Study shows trans youth who use puberty blockers are less likely to think about suicide

According to a new US study published in medical journal "Pediatrics", mental health in the immediate term and into adulthood is positively affected by access to puberty blockers.

A young person with a trans flag in their hands and painted on their face stands in the street
Image: Rosemary Jenkins

A new study published in the peer reviewed medical journal Pediatrics says if trans youth have access to puberty blockers they are less likely to think about suicide and will have better mental health moving into adulthood.

The study, Pubertal Suppression for Transgender Youth and Risk of Suicidal Ideation, used data from the 2015 US Transgender Study which involved over 20,000 trans people between the ages of 18 and 36. It found that 17% of those surveyed had wanted puberty blockers but only 2.5% actually received them. Contrasting those who had received the treatment against those who had not, people who had puberty blockers had lower suicidal ideation and mental health issues. Of those who had wanted them and had not received them, 90% reported suicidal ideation.

Puberty blockers are reversible drugs or implants that pause puberty. They are prescribed to trans youth who suffer gender dysphoria and their effect wears off without continued use.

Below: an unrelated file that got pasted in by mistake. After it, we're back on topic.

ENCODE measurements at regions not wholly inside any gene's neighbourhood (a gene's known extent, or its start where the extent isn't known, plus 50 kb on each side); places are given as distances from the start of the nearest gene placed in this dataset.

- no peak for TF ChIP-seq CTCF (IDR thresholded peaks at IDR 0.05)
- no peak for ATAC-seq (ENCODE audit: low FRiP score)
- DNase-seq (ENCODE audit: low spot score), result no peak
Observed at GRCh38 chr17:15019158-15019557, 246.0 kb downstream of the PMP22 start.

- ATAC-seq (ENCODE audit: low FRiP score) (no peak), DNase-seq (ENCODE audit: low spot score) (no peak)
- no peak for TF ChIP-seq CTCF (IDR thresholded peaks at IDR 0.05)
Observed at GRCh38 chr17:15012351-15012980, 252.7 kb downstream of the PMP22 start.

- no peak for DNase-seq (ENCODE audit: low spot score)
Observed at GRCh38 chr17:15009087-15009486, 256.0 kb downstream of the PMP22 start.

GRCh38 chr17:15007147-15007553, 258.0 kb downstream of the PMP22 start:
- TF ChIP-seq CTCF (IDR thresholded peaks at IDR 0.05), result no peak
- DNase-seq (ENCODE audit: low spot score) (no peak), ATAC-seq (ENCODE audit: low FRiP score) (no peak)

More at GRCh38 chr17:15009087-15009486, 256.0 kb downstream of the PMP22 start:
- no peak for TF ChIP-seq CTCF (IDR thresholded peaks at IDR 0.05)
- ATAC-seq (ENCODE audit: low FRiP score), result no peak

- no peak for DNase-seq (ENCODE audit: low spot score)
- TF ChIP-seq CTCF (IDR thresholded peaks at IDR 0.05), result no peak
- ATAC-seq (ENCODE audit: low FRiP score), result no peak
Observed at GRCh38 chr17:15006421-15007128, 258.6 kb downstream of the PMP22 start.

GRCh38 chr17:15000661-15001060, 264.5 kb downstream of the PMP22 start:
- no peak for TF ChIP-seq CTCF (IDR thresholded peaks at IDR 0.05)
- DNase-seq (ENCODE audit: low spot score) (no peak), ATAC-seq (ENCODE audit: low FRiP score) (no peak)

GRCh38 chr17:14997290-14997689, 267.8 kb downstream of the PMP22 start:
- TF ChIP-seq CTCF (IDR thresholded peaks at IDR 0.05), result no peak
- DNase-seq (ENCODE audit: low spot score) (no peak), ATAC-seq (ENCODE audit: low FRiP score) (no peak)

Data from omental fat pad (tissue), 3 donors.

A report on CNN contained an interview with Dr Michelle Forcier, a paediatrician who works with trans patients. Dr Forcier shared, “Historically we have known the puberty blockers are safe and effective and this is totally reversible, so the benefits far outweigh any risk. It is sort of a no-brainer to make these available in these circumstances.”

Dr Forcier continued, “This access is associative into adulthood and is important for safety. We know that access can offer protective effects. This is something that will help a parent keep their child safe.”

Earlier this month, Trans and Intersex Pride Dublin organised the No Delay, Gender Recognition For All protest following amendments to the Gender Recognition Act which failed to fully implement recommendations relating to children under the age of 16, amongst other issues.

The organisers shared, “Back in November, the Gender Recognition Act review stated that they will not be implementing non-binary recognition, intersex recognition or recognition for trans people under 16 years. Every trans and intersex person should have the right to self determine their gender and it is not up to the political establishment to decide who gets that right.”

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